September 25, 2013


Diane M. Fremgen

Clerk of Court of Appeals







This opinion is subject to further editing.  If published, the official version will appear in the bound volume of the Official Reports. 


A party may file with the Supreme Court a petition to review an adverse decision by the Court of Appeals.  See Wis. Stat. § 808.10 and Rule 809.62. 





Appeal No. 


Cir. Ct. No.  2011CF229









State of Wisconsin,






Andrew B. Kellett,









            APPEAL from a judgment of the circuit court for Ozaukee County:  thomas r. wolfgram, Judge.  Affirmed. 

            Before Brown, C.J., Neubauer, P.J., and Gundrum, J.

1        PER CURIAM.   Andrew Kellett appeals from a judgment convicting him of possession of THC, second and subsequent.  He contends the evidence should have been suppressed because it was obtained pursuant to an unlawful warrantless search.  We disagree and affirm.

2        The facts as testified to at the suppression hearing are undisputed.  Ozaukee county deputy sheriff Kelly Caswell stopped a vehicle that ran a red light.  When the driver lowered his window, Caswell detected a strong odor of unburnt marijuana.  The driver denied having any but said his passengers “might.”  The front-seat passenger claimed ownership and produced from the glove box a pipe with a small amount of unburnt marijuana in the bowl.  Caswell’s training and experience convinced him that the small amount did not account for the “extremely strong” smell.  Kellett and a female were in the rear seat.  A cursory search of the female yielded nothing, leaving only Kellett.  On doing a pat-down,  Caswell felt an “abnormal mass” in Kellett’s groin area.  Kellett first said it was his genitalia, then pulled out a plastic kitchen trash bag containing marijuana.  A separate baggie of marijuana fell to the ground.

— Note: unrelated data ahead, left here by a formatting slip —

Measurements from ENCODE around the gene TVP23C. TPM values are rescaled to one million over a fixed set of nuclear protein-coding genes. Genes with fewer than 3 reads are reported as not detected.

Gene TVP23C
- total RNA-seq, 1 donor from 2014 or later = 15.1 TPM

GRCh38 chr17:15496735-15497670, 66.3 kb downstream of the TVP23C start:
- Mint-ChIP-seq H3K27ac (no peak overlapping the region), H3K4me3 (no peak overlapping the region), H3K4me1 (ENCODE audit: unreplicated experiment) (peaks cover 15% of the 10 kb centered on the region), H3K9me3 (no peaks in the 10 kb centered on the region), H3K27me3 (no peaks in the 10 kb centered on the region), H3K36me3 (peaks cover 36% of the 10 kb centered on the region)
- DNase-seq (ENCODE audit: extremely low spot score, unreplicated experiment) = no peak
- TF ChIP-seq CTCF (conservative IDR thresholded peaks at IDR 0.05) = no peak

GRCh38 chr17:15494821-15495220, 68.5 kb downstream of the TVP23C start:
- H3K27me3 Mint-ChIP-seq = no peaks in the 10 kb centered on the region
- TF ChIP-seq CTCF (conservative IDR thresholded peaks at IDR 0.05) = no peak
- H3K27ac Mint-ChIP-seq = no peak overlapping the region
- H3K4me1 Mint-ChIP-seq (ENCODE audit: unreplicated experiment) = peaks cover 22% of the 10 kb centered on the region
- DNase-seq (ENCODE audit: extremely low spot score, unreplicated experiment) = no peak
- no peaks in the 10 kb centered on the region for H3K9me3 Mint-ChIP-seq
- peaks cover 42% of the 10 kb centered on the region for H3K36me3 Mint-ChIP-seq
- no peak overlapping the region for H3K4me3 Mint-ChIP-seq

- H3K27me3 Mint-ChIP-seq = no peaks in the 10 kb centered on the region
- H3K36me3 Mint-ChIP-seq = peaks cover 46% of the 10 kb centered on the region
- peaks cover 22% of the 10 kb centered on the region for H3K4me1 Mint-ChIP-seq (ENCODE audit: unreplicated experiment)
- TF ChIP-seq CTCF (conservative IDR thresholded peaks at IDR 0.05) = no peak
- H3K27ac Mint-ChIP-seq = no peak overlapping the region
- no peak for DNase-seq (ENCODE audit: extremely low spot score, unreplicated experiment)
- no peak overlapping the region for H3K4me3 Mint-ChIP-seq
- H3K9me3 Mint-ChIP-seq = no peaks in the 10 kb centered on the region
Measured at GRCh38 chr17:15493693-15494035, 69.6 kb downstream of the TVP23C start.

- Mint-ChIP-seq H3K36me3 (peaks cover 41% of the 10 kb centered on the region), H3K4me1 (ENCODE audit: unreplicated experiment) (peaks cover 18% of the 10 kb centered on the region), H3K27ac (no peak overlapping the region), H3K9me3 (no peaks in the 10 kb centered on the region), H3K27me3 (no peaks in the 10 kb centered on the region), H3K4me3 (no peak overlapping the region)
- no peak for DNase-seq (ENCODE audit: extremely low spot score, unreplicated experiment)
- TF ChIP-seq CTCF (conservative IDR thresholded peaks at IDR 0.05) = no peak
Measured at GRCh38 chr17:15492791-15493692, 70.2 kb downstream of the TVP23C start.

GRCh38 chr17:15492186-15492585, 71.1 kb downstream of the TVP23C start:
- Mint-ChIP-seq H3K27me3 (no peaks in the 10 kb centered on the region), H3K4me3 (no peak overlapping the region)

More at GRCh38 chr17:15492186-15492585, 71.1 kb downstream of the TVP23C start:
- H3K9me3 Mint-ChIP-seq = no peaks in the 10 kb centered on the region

3        Kellett moved to suppress the evidence, claiming a lack of probable cause.  The court denied the motion after a hearing.  Kellett pled no contest and now appeals.

4        When reviewing a motion to suppress evidence, we will uphold a circuit court’s findings of historical fact unless they are clearly erroneous.  State v. Eckert, 203 Wis. 2d 497, 518, 553 N.W.2d 539 (Ct. App. 1996).  The circuit court found that Caswell smelled “an extremely strong odor of unburnt marijuana” coming from the vehicle, that Caswell was not obliged to conclude that the front-seat occupant’s pipe was the odor’s only source because from his training he knew the strong odor was not explained by the small amount of marijuana shown to him, and that Caswell found no marijuana on the female passenger.  The court implicitly found Caswell credible.  These findings are not clearly erroneous. 

5        Whether the court’s findings meet the constitutional requirement of reasonableness is a question of a law that we review de novo.  Id.  Probable cause to search requires at least a “fair probability” that evidence of a crime will be found in a particular place.  State v. Carroll, 2010 WI 8, ¶28, 322 Wis. 2d 299, 778 N.W.2d 1.  Whether probable cause exists “turns on the facts of the particular case.”  State v. Mata, 230 Wis. 2d 567, 572, 602 N.W.2d 158 (Ct. App. 1999). 

6        Kellett argues that probable cause specific to him is lacking because Caswell did not testify that he detected the odor coming from him, nor did Caswell disprove the other passenger’s “reasonable explanation” for the source of the odor by, for example, removing that marijuana from the car to see if the odor would dissipate.  We reject this argument.